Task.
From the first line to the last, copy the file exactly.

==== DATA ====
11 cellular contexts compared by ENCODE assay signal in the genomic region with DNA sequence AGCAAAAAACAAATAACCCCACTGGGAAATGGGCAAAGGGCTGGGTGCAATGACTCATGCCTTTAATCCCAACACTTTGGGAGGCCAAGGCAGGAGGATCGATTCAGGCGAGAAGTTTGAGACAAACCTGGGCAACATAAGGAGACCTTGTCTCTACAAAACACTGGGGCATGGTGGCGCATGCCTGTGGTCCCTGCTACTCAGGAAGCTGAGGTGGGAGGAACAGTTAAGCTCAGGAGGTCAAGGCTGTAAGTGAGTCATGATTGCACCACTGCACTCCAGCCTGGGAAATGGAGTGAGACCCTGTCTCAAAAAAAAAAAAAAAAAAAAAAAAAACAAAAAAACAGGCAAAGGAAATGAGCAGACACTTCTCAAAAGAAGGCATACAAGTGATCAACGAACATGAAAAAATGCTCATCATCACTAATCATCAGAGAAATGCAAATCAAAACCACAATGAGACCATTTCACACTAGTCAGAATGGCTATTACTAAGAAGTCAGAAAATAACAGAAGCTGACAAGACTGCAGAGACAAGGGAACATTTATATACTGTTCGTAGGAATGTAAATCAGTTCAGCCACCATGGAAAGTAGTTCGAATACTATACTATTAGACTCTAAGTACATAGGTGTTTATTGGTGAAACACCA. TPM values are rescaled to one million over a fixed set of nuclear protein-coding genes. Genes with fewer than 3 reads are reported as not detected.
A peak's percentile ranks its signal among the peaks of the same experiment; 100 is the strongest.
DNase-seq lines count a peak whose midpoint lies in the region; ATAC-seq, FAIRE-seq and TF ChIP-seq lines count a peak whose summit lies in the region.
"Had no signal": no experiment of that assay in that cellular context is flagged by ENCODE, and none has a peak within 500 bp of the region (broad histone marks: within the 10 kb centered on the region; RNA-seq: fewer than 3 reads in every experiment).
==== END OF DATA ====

11 cellular contexts compared by ENCODE assay signal in the genomic region with DNA sequence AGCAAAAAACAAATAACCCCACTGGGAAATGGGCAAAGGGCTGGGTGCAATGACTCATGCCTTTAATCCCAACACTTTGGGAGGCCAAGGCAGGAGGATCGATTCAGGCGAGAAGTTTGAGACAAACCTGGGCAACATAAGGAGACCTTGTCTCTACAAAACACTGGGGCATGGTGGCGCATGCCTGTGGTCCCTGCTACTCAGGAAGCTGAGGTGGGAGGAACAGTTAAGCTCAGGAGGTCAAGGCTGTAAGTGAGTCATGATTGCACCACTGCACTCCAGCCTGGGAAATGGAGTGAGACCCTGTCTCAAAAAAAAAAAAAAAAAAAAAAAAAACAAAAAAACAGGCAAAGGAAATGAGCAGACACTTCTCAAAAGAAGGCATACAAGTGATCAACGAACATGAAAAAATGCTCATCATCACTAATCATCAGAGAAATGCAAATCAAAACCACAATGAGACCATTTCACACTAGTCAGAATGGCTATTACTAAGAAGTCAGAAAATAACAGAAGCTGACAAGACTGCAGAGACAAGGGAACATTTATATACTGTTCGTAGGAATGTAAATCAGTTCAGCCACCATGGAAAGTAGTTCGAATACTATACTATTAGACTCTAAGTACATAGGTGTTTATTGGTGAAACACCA. TPM values are rescaled to one million over a fixed set of nuclear protein-coding genes. Genes with fewer than 3 reads are reported as not detected.
A peak's percentile ranks its signal among the peaks of the same experiment; 100 is the strongest.
DNase-seq lines count a peak whose midpoint lies in the region; ATAC-seq, FAIRE-seq and TF ChIP-seq lines count a peak whose summit lies in the region.
"Had no signal": no experiment of that assay in that cellular context is flagged by ENCODE, and none has a peak within 500 bp of the region (broad histone marks: within the 10 kb centered on the region; RNA-seq: fewer than 3 reads in every experiment).